The U.S. Broadcasting Board of Governors, the body which governs official U.S. overseas broadcasting, has issued a resolution demanding an immediate, thorough and impartial investigation into the death in custody of Ogulsapar Muradova, a human rights activist with the Bulgaria-based Turkmenistan Helsinki Foundation rights group who was also a reporter with U.S.-funded Radio Free Europe/Radio Liberty (RFE/RL). Muradova and two colleagues, Amankurban Amanklychev and Sapardurdy Khajiyev, were arrested in June in an operation described by the Turkmen government as a clampdown on an underground network seeking to destabilise the Central Asian state and were subsequently handed down sentences ranging from six to seven years (see Turkmenistan: 21 June 2006: ).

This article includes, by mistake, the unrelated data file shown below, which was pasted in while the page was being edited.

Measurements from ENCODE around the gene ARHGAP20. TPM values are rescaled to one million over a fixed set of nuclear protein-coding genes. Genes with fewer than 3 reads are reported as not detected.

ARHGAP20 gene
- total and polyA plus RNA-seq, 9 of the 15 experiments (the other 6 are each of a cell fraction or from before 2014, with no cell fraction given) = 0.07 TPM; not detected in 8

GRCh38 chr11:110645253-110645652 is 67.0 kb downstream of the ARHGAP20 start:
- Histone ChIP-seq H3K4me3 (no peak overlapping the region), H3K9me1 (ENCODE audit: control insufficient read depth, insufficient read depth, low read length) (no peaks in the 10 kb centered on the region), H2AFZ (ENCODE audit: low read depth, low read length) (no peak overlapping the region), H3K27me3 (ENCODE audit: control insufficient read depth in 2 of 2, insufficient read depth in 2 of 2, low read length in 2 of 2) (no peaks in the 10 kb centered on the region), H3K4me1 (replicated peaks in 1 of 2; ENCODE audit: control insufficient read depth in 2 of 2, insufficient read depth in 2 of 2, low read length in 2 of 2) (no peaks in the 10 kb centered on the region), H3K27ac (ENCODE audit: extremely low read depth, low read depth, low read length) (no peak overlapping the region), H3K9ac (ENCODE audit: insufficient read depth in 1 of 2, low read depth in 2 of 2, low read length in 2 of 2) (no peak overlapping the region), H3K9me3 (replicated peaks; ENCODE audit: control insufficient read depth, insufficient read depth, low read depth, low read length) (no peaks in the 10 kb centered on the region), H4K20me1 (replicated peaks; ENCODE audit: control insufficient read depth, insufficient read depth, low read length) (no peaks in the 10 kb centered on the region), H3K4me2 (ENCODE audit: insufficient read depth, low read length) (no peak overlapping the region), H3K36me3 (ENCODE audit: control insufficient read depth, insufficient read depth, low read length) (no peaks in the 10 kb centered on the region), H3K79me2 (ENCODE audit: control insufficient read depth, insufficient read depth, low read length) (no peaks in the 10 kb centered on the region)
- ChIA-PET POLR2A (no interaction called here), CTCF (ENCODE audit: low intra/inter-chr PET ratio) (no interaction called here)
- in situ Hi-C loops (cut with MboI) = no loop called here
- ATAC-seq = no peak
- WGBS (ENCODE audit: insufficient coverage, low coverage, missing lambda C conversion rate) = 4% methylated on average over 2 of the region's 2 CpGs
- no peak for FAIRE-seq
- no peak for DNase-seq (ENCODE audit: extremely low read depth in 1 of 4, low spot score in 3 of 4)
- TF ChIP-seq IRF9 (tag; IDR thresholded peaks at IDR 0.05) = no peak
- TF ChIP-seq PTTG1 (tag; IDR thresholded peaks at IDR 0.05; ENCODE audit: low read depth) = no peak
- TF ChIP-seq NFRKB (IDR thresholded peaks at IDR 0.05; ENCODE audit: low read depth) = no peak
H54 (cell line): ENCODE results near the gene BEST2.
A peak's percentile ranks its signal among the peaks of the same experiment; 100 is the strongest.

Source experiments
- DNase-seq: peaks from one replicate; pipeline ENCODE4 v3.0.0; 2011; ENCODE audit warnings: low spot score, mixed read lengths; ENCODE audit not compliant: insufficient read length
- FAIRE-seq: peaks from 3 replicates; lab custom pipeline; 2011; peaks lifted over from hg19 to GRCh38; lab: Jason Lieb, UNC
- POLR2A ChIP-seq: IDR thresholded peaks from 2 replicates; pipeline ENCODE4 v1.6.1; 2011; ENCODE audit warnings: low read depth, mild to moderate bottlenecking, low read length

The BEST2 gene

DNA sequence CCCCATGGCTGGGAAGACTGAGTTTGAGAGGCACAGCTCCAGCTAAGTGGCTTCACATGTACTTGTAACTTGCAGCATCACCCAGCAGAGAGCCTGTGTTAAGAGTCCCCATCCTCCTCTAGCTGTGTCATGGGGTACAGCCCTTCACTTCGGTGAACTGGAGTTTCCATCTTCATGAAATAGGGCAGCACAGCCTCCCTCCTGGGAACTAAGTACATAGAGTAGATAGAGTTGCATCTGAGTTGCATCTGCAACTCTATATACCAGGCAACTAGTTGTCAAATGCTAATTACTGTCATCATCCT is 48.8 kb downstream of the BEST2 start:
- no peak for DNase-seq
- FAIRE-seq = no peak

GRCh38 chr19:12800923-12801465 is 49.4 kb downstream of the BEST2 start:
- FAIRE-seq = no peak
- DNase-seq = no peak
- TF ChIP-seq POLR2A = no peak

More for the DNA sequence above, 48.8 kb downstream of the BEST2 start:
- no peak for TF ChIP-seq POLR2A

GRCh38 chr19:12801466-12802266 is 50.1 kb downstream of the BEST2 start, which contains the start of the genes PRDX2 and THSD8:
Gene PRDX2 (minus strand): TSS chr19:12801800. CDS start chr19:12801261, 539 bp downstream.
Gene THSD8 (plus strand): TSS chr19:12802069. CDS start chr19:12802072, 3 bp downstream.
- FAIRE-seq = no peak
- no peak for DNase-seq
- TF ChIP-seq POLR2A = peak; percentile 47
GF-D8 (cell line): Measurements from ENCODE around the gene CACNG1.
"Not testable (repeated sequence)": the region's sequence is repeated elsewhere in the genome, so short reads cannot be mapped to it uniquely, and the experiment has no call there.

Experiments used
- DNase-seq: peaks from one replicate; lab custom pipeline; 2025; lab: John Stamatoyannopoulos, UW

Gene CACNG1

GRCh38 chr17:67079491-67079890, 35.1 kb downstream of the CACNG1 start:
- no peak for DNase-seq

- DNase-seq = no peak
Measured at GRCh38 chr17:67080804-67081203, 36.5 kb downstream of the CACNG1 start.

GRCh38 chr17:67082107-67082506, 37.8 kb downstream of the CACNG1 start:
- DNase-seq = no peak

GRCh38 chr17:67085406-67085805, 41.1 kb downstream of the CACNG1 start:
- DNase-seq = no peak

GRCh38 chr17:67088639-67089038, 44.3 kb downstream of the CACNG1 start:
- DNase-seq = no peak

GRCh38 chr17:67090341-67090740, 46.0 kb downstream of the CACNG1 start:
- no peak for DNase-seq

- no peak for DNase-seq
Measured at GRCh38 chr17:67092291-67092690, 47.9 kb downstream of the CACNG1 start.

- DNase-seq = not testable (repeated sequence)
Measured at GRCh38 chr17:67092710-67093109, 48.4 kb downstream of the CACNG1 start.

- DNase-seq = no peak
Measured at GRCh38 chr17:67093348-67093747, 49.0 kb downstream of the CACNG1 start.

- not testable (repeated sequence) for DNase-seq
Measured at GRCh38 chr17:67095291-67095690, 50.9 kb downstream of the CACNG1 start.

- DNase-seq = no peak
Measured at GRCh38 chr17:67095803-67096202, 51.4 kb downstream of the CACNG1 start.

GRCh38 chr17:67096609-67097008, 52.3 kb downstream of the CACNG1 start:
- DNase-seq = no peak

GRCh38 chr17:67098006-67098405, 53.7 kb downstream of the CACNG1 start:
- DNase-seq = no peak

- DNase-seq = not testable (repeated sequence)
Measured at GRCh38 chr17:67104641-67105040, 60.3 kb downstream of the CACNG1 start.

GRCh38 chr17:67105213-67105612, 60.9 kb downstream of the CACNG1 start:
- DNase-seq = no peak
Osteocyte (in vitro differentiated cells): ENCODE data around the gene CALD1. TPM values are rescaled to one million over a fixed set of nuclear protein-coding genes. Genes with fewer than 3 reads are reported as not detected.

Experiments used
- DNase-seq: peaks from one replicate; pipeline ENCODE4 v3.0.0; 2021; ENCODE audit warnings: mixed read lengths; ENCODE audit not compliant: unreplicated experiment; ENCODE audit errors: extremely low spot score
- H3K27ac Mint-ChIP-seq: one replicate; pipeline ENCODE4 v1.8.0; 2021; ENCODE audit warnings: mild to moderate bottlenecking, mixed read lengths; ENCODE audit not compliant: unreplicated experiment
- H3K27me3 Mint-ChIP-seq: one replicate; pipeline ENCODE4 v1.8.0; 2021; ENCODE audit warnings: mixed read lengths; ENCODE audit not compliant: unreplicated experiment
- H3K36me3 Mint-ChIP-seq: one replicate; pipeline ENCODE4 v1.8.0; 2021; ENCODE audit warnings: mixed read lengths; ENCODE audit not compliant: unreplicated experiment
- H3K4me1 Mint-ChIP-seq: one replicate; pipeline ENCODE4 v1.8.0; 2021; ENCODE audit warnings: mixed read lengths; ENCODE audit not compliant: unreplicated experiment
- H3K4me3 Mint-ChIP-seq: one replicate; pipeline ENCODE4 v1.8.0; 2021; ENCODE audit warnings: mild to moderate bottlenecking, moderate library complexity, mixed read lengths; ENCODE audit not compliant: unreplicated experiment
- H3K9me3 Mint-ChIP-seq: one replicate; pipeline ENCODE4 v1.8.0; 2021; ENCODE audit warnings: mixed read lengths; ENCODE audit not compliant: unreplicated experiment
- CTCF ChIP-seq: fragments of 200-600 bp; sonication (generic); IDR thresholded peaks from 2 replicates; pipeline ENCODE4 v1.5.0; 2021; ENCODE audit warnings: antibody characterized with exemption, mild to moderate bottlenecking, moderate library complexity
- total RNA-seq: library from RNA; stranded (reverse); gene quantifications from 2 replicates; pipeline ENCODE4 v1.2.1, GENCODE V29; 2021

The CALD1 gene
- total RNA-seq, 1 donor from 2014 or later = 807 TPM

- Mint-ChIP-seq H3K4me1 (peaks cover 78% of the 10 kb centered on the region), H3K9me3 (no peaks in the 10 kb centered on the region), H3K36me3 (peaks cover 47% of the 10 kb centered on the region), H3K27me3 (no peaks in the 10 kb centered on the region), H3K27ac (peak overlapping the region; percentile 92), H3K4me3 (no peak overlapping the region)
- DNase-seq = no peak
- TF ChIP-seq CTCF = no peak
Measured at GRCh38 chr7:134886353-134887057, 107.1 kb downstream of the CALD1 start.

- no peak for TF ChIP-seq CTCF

Media watchdog Reporters Without Borders (RSF) declared that it was "shocked" by reports of Muradova’s death, releasing a statement calling on the European Union (EU), the United States and Russia to demand a full explanation from the Turkmen authorities surrounding Muradova’s death. RFE/RL claimed that Turkmen authorities had declined the family’s request that a medical examination be done at the morgue but allowed Muradova’s children to take their mother’s body home after they appealed for help to the U.S. Embassy.Significance: The suspicious death of Muradova in custody will fuel the flames surrounding the alleged spy ring in Turkmenistan, which the authorities claim involved western diplomats who financed a human-rights training session in Ukraine; which the Turkmen government believes was established with the backing of western governments with the aim of overthrowing the regime.
Ben Wetherall Global Insight Daily Analysis September 15, 2006